SHANGHAI: China is the world’s largest footwear and clothing consumption market in 2021, accounting for 25% of the overall market, according to an industry report, pointing to an upgrade in the quality of the country’s fashion industry.
The 2022 China Fashion Industry White Paper, released by global market research firm McKinsey and Co during the spring-summer 2023 Shanghai Fashion Week in late September, said that the footwear and clothing consumption market in China reached US$427bil (RM1.96 trillion) in 2021.
In the United States it accounted for 21% and Western Europe accounted for around 20%.
Meanwhile, the annual per capita consumption of footwear and clothing in China exceeded US$300 (RM1,374) in 2021, the report said.
But there is still much room for growth in the future compared with Japan, the US, Western Europe and other developed economies,” said Ye Hai, a senior partner at McKinsey Global.
“Here, high but slow-growing gross domestic product (GDP) and deeply rooted consumerism leave little room for newcomers in the well-established fashion industry.
“It is expected that the global footwear and clothing market will maintain stable growth in the future, while the Chinese footwear and clothing market will change from rapid growth to stable, high-quality development.”
Ye added that since the country’s reform and opening up, China’s clothing industry has grown rapidly and gradually begun to stand out on the global stage. At the same time, it is about to enter an important upgrade period.
“China’s fashion consumption experienced four stages in the past 20 years – basic, developed, enjoyable and emotional consumption,” Ye said.
The shifts have been driven by the drastic rise in per capita GDP that China has seen since its reform and opening-up.
This has increased from less than US$500 (RM2,290) in 1980 to US$10,060 (RM46,065) in 2020, powering the development of a high-quality domestic clothing industry catering to ever-more refined tastes.
“We find that as Chinese consumers become more mature, key purchasing factors are becoming more diversified and decentralised, which has shifted patterns of material consumption from tangible to intangible, including spiritual, cultural and emotional consumption,” Ye said.
“At the same time, the cultural confidence of Millennials and Generation Z (Gen Z), who grew up in the period when China’s economy was booming, has greatly improved, further promoting the vigorous development of local brands,” he added.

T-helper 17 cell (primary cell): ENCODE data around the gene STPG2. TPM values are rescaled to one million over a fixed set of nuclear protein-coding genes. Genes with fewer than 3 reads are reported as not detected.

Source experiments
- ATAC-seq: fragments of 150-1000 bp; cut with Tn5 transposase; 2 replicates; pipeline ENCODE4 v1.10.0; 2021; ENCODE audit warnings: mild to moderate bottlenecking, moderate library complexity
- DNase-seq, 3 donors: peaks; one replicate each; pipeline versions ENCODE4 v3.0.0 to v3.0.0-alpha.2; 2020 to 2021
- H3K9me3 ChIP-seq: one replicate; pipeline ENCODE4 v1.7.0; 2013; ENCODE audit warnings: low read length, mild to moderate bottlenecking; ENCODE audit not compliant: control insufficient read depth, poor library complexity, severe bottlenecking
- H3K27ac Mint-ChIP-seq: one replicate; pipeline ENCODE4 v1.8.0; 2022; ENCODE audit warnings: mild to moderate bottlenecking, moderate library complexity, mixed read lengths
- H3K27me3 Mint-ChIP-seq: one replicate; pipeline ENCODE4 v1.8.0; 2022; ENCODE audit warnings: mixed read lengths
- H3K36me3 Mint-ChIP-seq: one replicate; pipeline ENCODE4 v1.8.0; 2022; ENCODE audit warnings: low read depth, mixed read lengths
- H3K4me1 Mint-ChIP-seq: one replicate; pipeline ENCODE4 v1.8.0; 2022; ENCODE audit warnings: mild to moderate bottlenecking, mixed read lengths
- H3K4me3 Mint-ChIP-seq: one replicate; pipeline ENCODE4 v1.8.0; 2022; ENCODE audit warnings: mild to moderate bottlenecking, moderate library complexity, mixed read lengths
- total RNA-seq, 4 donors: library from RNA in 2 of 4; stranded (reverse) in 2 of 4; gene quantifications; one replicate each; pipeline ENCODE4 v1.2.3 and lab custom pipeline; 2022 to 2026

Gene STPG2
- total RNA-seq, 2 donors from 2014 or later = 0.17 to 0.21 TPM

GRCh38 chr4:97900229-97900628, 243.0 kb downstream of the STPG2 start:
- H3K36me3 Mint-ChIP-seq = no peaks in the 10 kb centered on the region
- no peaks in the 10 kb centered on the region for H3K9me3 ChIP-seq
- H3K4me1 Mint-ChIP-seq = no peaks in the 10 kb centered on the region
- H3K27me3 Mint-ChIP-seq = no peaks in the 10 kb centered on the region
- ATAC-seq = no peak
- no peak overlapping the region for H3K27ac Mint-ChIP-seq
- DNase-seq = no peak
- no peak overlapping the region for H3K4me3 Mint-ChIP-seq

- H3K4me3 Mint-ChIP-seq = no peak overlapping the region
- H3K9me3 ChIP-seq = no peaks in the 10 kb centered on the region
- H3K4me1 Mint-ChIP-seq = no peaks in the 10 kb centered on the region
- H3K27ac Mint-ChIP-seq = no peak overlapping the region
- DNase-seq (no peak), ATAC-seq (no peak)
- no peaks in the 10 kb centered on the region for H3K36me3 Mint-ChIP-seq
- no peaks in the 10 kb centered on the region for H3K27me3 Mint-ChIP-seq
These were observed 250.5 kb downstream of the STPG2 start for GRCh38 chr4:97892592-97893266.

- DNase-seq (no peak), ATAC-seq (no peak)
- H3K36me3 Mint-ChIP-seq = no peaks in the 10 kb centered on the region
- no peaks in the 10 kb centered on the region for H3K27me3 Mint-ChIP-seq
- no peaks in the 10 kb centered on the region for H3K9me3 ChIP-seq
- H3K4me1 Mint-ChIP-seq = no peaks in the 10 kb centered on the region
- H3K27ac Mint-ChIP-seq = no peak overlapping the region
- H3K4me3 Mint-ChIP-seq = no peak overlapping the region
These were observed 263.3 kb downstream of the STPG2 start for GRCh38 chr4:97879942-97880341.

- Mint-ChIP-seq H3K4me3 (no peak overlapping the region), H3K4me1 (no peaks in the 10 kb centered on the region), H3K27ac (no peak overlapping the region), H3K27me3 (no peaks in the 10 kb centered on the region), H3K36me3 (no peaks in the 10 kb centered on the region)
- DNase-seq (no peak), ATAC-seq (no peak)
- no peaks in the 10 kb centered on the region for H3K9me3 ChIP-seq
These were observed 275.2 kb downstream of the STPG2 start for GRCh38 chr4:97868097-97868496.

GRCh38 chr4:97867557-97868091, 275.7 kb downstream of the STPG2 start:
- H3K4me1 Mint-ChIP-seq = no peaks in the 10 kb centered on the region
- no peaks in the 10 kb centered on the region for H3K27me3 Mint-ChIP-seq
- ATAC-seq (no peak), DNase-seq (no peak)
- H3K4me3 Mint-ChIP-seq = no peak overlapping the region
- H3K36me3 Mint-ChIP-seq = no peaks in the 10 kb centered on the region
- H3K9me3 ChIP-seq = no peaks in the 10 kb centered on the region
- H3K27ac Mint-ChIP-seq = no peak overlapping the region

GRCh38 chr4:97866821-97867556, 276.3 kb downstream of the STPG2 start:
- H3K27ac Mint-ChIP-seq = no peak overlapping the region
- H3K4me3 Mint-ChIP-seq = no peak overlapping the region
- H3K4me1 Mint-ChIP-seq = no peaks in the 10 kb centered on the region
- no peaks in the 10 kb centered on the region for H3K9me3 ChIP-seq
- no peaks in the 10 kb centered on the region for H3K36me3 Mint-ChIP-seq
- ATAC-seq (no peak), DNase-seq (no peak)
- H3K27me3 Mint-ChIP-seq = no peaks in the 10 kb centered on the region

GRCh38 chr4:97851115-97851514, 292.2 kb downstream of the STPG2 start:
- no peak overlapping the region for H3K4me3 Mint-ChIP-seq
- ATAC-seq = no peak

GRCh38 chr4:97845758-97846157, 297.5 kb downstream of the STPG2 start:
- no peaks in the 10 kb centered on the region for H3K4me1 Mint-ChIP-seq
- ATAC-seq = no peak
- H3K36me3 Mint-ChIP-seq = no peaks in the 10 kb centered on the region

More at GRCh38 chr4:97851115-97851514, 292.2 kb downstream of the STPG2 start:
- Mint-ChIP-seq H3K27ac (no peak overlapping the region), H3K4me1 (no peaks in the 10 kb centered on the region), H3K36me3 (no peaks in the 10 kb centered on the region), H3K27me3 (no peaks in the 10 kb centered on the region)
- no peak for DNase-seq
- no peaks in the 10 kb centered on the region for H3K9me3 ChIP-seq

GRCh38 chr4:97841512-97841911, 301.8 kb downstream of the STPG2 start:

The report showed over 31% of Gen Z buyers displayed more individualistic consumption patterns, preferring niche and unique brands over famous commercial brands.
Over 30% of the respondents said that the Covid-19 pandemic, which has contributed to growing economic uncertainty, made them care more about quality-to-cost ratios.
According to the report, the Chinese market has an advantage in terms of supply chain completeness compared with Europe, the US and Japan, where many of the industry’s functions have been outsourced.
But the market still lacks brand competitiveness and globally influential designers.
However, the situation has gradually improved in recent years.
Designers who produce clothing that draws on Asian cultural influences, such as Uma Wang and Samuel Gui Yang, frequently appear on the international fashion stage, and new-generation designer brands such as Shushu/Tong, Feng Chen Wang and Chenpeng also display their collections globally.
Meanwhile, mature brands such as Anta, Li Ning and Bosideng have also developed well.
Xiao Xue, the promotion ambassador of Shanghai Fashion Week, shared her observations of the past 20 years in the national fashion market.
“We have seen more and more independent designer brands, which have gradually become accepted and loved by consumers. The era of Chinese design has come,” Xiao said.
“At the same time, we are pleased to see that sustainable fashion and environmental protection are becoming the consensus of the younger generation of designers.” — China Daily/ANN